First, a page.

As we continue forward, it’s helpful to expand our strategies for coping with the stress, not only of the immediate but of all the unknowns of the coming months. Most of us find that being out in nature is one of those strategies. What is it about a stroll in the woods or going for a walk along a country lane that seems to bring a sense of inner peace?

Or perhaps walking barefoot on the beach, watching the waves and collecting seashells brings much joy into your heart.

Is it simply because you’ve “got back to nature”? Is it because you are outside breathing fresh air for a change instead of being stuck in the stress box you call your office?

Those are all true, but there is another perfectly natural one-word explanation for why you feel so calm and content. FRACTALS! They’re all around you, wherever you look.  They are even inside you – your body is full of fractals: Your veins, nerves and even your bronchial tree is fractal.

What are fractals and how do they reduce stress?

The simplest way to describe a fractal is a pattern that repeats itself over a decreasing scale.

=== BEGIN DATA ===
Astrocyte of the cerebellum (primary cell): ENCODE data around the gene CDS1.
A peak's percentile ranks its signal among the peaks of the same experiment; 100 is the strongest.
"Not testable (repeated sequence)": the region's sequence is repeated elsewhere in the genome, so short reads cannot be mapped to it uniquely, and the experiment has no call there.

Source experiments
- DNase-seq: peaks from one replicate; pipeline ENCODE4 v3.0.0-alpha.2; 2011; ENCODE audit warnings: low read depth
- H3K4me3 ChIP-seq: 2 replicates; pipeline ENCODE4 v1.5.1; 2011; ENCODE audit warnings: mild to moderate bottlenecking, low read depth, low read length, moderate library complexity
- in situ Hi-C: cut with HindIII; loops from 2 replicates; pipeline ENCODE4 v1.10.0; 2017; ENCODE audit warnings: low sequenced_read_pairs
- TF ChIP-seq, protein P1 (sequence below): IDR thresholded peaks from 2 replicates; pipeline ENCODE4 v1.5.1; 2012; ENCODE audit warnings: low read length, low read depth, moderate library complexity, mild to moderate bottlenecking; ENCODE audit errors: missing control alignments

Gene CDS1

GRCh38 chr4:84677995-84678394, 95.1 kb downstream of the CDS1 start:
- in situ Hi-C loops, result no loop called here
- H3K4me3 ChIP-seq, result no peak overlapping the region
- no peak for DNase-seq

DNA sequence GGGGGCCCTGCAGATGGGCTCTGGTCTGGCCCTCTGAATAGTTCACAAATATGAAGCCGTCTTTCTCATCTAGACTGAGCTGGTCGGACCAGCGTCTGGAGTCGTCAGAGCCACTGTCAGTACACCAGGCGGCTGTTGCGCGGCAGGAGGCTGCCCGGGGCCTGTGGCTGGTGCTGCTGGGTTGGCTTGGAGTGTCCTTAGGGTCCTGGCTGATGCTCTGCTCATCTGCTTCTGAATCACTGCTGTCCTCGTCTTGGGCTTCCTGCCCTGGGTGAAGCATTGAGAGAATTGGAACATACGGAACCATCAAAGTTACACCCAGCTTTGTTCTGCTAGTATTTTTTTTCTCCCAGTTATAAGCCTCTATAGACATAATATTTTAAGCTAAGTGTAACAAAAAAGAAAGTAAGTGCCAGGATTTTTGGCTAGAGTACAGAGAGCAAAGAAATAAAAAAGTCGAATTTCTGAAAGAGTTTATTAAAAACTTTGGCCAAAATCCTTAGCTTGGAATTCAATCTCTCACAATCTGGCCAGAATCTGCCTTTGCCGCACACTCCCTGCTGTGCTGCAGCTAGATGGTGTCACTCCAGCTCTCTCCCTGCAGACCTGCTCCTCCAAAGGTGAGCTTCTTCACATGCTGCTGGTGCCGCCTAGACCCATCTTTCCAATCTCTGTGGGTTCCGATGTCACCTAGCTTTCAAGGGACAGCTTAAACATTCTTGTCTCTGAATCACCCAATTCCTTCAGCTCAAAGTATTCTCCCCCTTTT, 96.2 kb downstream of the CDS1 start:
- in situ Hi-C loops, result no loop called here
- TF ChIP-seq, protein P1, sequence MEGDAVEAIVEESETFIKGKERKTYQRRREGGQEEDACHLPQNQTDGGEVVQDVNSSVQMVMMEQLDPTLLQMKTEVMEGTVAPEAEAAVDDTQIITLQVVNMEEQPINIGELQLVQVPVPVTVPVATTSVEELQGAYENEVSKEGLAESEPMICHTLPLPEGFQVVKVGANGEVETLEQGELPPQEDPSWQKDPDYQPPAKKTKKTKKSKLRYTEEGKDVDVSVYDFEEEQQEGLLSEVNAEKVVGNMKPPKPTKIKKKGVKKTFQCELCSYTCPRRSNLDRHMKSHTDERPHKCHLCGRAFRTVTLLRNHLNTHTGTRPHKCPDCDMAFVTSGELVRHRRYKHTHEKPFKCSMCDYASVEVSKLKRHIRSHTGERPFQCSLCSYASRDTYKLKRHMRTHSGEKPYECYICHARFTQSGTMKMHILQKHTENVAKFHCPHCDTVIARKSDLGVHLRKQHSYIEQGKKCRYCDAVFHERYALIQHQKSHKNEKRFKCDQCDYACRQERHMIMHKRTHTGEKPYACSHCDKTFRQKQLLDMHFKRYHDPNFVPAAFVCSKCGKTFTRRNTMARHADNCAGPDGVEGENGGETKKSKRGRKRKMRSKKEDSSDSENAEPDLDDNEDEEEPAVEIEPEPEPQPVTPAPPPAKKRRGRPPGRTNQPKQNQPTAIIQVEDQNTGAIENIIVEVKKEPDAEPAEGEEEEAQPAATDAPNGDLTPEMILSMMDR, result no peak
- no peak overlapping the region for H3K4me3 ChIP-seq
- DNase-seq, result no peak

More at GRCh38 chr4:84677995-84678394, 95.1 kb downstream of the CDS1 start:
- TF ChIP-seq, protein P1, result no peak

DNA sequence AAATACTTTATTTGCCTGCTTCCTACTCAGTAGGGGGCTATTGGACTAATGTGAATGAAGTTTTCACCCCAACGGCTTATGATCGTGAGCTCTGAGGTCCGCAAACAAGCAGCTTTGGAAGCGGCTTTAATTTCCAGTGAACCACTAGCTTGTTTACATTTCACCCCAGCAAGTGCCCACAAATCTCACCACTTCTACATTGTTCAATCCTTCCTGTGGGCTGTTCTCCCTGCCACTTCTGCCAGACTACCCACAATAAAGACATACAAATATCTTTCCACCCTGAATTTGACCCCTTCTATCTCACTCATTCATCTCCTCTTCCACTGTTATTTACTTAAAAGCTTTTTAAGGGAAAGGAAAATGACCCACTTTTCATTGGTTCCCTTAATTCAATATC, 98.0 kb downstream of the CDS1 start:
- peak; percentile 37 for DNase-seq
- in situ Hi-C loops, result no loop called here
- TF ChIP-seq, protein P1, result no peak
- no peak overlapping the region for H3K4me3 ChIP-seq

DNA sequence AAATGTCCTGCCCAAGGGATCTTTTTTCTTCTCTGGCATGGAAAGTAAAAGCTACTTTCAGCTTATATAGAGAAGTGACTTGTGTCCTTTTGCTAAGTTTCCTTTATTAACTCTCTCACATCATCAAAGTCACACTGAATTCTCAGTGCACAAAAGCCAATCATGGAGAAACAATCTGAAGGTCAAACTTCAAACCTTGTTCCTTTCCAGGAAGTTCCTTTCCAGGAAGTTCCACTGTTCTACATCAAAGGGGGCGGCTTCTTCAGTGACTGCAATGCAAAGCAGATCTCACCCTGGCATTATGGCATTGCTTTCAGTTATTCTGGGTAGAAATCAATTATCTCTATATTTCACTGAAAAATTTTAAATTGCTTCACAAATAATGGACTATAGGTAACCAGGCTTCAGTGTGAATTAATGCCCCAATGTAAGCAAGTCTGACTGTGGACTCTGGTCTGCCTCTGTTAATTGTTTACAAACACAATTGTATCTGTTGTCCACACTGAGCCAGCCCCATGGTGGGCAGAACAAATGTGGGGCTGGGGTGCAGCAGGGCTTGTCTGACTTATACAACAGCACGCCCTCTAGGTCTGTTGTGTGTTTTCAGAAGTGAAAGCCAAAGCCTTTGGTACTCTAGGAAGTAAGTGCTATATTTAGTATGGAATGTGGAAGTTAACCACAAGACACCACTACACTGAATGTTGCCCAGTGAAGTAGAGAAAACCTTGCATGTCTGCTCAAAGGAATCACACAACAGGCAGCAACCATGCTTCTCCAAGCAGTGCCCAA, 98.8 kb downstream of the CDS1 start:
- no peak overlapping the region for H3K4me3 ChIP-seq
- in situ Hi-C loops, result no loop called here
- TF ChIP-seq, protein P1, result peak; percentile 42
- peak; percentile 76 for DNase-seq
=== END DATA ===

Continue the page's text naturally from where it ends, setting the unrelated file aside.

Take trees for example. The branches are copies of the trunk, only smaller.  The smaller branches are copies of the larger branches they stemmed from. Twigs are copies of the smaller branches. Each part of the tree is a smaller copy of the whole.

If you were to look at a snowflake under a magnifying glass before it melts, you would see that it is made up of the same complex repeating pattern.

Since the beginning of humanity, we have been surrounded by fractals.  They are Mother Nature’s building blocks and our evolutionary comfort zone. More examples include fiddlehead ferns, broccoli, aloe vera plants, crystals, angelica flowers (and many others), lightning, and seashells.

How do you use fractals for stress relief?

  • Don’t spend so much time inside. Get outside more. Stand and watch the clouds, or sit on a park bench and watch the trees swaying in the breeze for a few minutes. Do some deep breathing and fill your lungs with fresh air while you’re there. You’ll soon feel your stress melting away like a snowflake that lands on a surface.
  • If you can’t go outside when you feel your stress levels rising, just look out the window for a few minutes instead.
  • Add fractals to your indoor environment and take breaks to view and appreciate them and their soothing patterns.  These can be houseplants like fractal succulents or aloe vera. They can be seashells that have those patterns.
  • Fractal art and other man-made fractals, according to research, are equally effective. You can just as quickly lower your stress levels by watching a fractal screensaver on your computer for a few seconds or watch a video like this one:
  • Fractal Coloring Books can serve this purpose, too. These are distinct from mandalas and are labeled as such. Here are some examples: